This is one of those nonfiction books that pops up on my radar but that I never make room to read. finally I sat down with it and it’s such a delight. This book got a lot of praise when it came out in 1998 and it’s so fun for me to finally get to find out why!
The Professor and the Madman is about the professional and personal relationship between Professor James Murray and Dr. William Chester Minor. Murray was the editor of the Oxford English Dictionary (OED) – the very first edition, the first to try to compile the definitions and examples from written language of every single word in the English language. The project was farmed out to hundreds of volunteers. One of the most prolific was Dr. William Chester Minor. He had plenty of time to research words for the dictionary because he was incarcerated at Broadmoor Criminal Lunatic asylum.
This book is fascinating on several levels. The concept behind the OED is much more vast than I had realized and reading about how it was complied is not unlike reading about a military campaign. Intermixed with this is discussion of the history of dictionaries in general. This first English language dictionaries in England offered only “the choicest words”, leading to this passage:
So words like adminiculation, cautiontate, denunciate, and attemptate are placed in the vocabulary too, each duly cataloged in the tiny leather books of the day; yet they were words meant only for the loftiest ears”,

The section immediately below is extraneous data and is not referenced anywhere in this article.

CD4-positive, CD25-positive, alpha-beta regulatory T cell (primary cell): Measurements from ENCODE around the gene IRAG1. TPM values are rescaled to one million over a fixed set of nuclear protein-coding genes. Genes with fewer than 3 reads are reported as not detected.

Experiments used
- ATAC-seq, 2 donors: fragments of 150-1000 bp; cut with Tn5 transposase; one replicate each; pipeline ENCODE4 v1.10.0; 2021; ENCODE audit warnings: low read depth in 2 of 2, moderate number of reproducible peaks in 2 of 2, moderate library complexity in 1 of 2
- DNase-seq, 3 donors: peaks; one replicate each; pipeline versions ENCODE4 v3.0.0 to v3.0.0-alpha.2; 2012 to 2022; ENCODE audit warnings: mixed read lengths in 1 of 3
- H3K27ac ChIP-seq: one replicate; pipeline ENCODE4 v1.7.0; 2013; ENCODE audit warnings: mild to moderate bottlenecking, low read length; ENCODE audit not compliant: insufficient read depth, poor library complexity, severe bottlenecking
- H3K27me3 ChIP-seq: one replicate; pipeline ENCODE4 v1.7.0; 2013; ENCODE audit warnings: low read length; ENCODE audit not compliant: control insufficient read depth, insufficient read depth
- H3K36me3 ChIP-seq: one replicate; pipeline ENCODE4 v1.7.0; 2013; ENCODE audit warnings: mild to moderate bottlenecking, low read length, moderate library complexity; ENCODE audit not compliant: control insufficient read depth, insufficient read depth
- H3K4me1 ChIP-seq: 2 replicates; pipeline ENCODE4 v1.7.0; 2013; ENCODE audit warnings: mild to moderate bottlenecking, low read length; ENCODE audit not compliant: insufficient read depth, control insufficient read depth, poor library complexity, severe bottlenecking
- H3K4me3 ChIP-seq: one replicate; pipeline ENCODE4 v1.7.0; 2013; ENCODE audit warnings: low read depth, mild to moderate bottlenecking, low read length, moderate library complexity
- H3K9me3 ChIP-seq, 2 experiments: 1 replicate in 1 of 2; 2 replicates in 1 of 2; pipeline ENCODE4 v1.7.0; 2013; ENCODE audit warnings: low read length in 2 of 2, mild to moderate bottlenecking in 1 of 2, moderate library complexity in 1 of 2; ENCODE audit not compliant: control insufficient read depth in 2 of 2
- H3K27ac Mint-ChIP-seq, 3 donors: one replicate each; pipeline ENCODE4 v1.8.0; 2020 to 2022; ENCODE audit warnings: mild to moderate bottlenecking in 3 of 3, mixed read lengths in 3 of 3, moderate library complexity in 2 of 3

Goodness, is it warm in here?
Meanwhile, the story of Minor is bizarre, sometimes appalling, occasionally bloody, often tragic, and often quite touching. While most of Minor’s life took place in two rooms, his earlier life involved war and murder, and while in Broadmoor he suffered from delusions of persecution that provide an abundance of drama. The juxtaposition of what seems like a dry subject on the surface (the dictionary) with what appears to be the most lurid subject possible (insanity in the late Victorian Era and early Edwardian Era) means that the dictionary is given excitement and the madness is given depth and consideration. Minor is treated by the author with great compassion, as indeed he seems to have been treated by Murray, with whom he exchanged hundreds of letters and several personal visits.
There’s some odd language in the book. It reads like a much older book. Early on the author describes Minor’s adolescence in the South Seas in unnecessarily lascivious terms. Minor was troubled all his life by sexual fantasies and guilt, so there’s nothing odd about mentioning his adolescent discovery of sexual attrition, but the author dwells so much on the charms of the girls of the South Seas, as opposed to Minor’s reactions to them, that you have to wonder if the author has the same problems. Elsewhere he uses the word “niggardly” to describe a stingy person. It seems odd and distressing that the author of a book about words and their constantly changing meanings would use a word that has fallen justly out of favor.
On the whole, the book is warm as well as interesting. It’s telling that the book is dedicated to man, George Merrett who Minor murdered. This man was a stoker who was on his way to work when Minor shot him. It was this murder that resulted in Minor being sent to the asylum. Not much is known about Merrett, but the author of the book refuses to let him fade into the background. The book is dedicated to Merrett, the first chapter describes Merrett’s life and death, and the end of the book returns to talk about him and the fate of his widow, who forgave Minor for the murder. That insistence on humanity pervades the book and makes what could have been a dry topic deeply emotional.